“These are interesting, profitable, and challenging times for the financial sector. Interesting -because the level of competition is going to increase manifold, both for customers as well as for talent, transforming even the sleepiest areas in financial services. Profitable – because new technologies, information, and new techniques will open up vastly new business opportunities and customers. Challenging – because competition and novelty constitute a particularly volatile mix in terms of risk,” he said said.

He said, despite increased competition, profitability of banks can increase. The comparative advantage of banks may lie in their access to lower cost deposit financing, the data they have on customers, the reach of their network, their ability to manage and warehouse risks, and their ability to access liquidity from the central bank. These should then be the basis for the products they focus on.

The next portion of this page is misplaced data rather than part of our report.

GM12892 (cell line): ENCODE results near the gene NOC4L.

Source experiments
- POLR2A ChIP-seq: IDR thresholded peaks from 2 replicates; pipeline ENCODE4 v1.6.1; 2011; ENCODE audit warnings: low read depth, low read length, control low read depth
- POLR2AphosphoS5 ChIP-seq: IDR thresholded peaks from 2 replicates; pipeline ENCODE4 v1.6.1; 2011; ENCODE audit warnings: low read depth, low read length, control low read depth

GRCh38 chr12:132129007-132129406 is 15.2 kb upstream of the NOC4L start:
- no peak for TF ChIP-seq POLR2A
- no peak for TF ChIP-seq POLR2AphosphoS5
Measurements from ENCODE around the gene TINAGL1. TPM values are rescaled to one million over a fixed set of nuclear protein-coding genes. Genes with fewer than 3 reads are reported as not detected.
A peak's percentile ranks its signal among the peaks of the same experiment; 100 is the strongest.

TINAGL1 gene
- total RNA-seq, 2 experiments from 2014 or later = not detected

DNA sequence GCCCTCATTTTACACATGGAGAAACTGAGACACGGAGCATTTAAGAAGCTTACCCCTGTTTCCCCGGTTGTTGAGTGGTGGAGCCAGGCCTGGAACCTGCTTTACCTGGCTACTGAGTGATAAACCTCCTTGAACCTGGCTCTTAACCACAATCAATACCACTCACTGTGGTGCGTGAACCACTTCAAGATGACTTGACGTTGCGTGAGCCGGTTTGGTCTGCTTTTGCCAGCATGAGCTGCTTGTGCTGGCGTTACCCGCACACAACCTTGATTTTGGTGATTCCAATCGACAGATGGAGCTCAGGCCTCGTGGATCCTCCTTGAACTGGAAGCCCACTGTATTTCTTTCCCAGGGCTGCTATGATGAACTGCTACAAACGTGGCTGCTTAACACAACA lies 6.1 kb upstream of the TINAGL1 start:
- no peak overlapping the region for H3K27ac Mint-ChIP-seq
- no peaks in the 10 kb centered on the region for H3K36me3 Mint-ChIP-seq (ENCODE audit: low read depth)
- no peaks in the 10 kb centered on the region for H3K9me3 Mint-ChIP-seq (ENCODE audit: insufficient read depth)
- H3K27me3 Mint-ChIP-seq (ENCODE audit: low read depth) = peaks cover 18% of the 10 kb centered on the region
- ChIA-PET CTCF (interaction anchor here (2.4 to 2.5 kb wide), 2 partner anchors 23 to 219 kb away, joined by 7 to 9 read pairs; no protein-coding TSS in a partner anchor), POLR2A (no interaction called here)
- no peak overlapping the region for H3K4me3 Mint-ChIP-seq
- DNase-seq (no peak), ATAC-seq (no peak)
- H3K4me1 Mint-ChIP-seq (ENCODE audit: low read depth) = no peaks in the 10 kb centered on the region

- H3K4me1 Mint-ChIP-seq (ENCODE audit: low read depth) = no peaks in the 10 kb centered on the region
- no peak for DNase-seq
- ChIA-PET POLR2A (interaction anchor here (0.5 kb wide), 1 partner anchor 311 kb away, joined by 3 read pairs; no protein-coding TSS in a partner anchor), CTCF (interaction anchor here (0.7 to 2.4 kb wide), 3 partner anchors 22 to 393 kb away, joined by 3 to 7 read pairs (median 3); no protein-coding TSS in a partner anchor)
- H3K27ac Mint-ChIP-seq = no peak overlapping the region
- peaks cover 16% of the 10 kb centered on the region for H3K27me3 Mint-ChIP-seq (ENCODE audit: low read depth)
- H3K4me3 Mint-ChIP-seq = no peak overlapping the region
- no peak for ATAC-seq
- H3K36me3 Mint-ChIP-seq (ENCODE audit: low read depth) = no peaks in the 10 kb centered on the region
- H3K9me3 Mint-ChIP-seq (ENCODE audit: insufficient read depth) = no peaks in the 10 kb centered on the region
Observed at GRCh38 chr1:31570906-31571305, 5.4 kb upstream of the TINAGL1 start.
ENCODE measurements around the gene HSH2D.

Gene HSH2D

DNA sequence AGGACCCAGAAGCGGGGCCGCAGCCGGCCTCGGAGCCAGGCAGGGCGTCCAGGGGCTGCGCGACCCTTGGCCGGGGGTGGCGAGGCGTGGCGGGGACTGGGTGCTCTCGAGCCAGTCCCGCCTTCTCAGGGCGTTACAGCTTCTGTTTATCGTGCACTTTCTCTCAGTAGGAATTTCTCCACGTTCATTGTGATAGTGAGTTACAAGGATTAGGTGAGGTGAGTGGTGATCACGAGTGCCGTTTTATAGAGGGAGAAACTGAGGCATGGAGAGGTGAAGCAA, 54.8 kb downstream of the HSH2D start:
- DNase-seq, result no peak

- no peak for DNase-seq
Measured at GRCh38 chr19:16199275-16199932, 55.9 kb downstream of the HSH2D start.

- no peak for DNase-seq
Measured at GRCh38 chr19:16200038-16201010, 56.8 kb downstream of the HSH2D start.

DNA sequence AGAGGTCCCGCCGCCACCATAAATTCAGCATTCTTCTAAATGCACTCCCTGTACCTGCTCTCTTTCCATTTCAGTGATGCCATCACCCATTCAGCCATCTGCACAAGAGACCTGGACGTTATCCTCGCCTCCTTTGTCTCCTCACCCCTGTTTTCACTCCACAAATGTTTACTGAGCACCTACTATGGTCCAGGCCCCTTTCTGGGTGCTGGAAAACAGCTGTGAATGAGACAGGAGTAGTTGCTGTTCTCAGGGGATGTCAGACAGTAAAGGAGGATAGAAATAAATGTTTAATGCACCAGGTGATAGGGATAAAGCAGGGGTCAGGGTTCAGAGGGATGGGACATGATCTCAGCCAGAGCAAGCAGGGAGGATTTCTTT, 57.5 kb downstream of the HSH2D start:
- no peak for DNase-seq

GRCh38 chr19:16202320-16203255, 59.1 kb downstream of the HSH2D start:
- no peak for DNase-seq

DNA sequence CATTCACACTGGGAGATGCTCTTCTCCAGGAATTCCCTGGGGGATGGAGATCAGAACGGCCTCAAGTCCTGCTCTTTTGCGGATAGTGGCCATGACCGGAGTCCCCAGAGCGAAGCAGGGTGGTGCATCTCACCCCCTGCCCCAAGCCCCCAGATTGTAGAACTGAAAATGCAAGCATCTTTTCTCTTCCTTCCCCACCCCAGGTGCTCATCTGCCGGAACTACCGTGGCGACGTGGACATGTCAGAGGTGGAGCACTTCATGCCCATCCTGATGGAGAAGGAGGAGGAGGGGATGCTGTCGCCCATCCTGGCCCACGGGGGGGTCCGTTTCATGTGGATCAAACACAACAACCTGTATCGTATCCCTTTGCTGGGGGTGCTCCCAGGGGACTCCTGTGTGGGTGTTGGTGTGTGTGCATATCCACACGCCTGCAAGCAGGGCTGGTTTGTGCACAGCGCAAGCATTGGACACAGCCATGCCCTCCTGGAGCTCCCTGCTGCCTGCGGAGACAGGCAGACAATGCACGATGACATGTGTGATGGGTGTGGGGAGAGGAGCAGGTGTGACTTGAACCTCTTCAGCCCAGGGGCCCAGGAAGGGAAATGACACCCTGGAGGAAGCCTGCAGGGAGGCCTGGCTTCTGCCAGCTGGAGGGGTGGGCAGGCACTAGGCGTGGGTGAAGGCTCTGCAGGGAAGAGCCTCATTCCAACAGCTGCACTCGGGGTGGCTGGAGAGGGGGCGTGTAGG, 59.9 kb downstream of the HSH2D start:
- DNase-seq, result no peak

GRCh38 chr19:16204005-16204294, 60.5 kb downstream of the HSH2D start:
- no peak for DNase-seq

India, he said, will have enormous project financing needs in the coming days. Even though bankers are very risk averse today, and few projects are coming up for financing, this will change soon. What is in the pipeline is truly enormous – airports, railway lines, power plants, roads, manufacturing plants, etc. Bankers will remember the period of irrational exuberance in 2007-2008 when they lent without asking too many questions. “I am hopeful that this time will be different. Here are ways it can be different and risks lowered. First, significantly more in-house expertise can be brought to project evaluation, including understanding demand projections for the project’s output, likely competition, and the expertise and reliability of the promoter. Bankers will have to develop industry knowledge in key areas since consultants can be biased. Second, real risks have to be mitigated where possible, and shared where not. Real risk mitigation requires ensuring that key permissions for land acquisition and construction are in place up front, while key inputs and customers are tied up through purchase agreements. Where these risks cannot be mitigated, they should be shared contractually between the promoter and financiers, or a transparent arbitration system agreed upon, “ he said.